You can train yourself to be amidextrous in most things (Except maybe for writing). Doing this conciously with small things (hold your toothbrush in the wrong hand) helps triggering a bit of brain pasticity (which is a good thing) and in time you will become less pronounced left / right handed.
About the grid size:
Having grid size automatically adjust to the zoom level may also be a very good idea.
Now the grid dots distance changes with zoom, and I think that having the grid snap adjust to the zoom level would also be very usefull.
It may even eliminate the juse for custom grids. You just zoom in to the grid size you want. Now KiCad (and other programs) zoom with the scroll wheel, which I like. Being able to adjust the grid size with pushing a mouse button and scrolling the wheel with another finger would be a nice feature also.
Experimented a bit with Eeschema. [Shift] modifies the scrollwheel function to vertical panning, and [Ctrl] modifies it to horizontal panning (Functions I never use).
I never pan conciously. I just zoom out of one section of the schematic (or PCB) and zoom in on another section.
[Alt] + Scrollwheel seems like a logical choice as a shortcut key for adjusting the grid size. It does not seem to have a special function.
The simplest to increment for programmers is probably to have configurable shortcuts (already implemented) for increasing and decreasing grid size, but you’d need to have some feedback on what the currently selected grid is. (Grid resolution is permanently visible in Pcbnew, but not (yet?) in Eeschema. A function like this is not high on my wishlist though, there ara many more serious issues on my wishlist.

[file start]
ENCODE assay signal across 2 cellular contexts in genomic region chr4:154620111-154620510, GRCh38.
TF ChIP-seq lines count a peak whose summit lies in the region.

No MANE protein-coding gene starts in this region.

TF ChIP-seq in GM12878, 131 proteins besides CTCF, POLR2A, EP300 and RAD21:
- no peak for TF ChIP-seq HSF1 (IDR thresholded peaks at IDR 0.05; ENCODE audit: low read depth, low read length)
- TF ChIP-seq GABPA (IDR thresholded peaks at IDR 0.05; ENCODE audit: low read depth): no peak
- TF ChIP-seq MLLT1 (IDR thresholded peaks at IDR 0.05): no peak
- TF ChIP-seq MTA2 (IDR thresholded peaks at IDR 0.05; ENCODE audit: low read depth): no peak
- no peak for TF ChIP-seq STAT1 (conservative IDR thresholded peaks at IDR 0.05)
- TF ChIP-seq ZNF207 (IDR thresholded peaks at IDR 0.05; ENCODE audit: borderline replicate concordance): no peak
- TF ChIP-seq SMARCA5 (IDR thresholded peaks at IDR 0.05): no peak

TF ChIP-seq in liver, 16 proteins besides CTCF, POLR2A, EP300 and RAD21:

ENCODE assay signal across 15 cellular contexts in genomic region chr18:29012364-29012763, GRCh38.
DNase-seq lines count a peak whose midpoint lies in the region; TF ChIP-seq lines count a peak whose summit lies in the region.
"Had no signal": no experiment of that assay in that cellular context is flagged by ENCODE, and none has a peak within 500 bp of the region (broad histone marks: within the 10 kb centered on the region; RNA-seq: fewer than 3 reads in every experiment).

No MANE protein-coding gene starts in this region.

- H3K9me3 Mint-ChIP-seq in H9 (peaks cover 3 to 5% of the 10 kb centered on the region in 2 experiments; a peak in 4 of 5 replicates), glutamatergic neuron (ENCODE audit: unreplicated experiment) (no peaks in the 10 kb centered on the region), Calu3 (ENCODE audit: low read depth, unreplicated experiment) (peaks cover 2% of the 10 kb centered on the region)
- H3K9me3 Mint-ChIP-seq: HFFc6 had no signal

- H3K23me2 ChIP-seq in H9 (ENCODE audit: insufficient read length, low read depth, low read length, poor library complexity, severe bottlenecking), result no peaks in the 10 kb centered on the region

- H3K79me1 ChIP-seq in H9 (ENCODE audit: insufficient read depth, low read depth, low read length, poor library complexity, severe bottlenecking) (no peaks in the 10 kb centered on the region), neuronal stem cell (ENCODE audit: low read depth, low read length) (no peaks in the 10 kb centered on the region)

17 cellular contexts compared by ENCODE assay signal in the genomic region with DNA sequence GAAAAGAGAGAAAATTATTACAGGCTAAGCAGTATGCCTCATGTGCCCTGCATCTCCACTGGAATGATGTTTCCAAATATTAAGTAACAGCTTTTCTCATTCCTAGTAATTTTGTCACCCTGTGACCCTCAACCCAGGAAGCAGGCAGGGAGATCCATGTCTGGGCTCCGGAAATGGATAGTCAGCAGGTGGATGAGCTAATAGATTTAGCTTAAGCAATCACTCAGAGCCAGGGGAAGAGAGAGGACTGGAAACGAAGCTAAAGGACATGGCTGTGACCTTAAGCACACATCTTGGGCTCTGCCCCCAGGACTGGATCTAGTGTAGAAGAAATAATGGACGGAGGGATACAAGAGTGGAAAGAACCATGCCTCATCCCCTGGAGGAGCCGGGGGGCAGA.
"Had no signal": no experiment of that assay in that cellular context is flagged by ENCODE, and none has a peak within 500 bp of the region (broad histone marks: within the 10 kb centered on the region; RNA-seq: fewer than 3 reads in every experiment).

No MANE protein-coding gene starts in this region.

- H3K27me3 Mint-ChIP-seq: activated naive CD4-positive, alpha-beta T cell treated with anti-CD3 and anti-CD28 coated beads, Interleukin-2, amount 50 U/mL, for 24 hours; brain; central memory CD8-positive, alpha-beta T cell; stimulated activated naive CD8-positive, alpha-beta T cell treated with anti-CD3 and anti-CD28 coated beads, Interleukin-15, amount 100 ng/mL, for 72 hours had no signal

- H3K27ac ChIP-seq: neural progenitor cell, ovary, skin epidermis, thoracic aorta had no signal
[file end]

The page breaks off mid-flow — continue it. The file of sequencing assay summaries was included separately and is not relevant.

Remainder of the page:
My trackball does not have a scroll wheel. It does have 4 buttons and available Logitech software can presumably address this in conjunction with the buttons, but with recent Windows versions I find that this does not work satisfactorily.
I set up + and - keys to zoom, and I use these to zoom in and out in conjunction with centering around the mouse cursor. For what it is worth, I find that the scroll buttons at the edges of the workspace generally do not work in KiCad and I wonder why that is. It is a minor annoyance and not a big problem.
Having grid size change automatically with zoom sounds worth trying. One thing which I do not like is that once a footprint has been moved off a 0.05 inch (for example) grid, it will not easily snap back onto that grid by itself. In some software, you can select that footprint while working in the coarse grid and it will automatically snap back to that grid.
Ooooh yes. My laptop has USB, Ethernet, HDMI, Power, and Headphone connectors all on the left side so is not particularly designed for left handed mouse operation.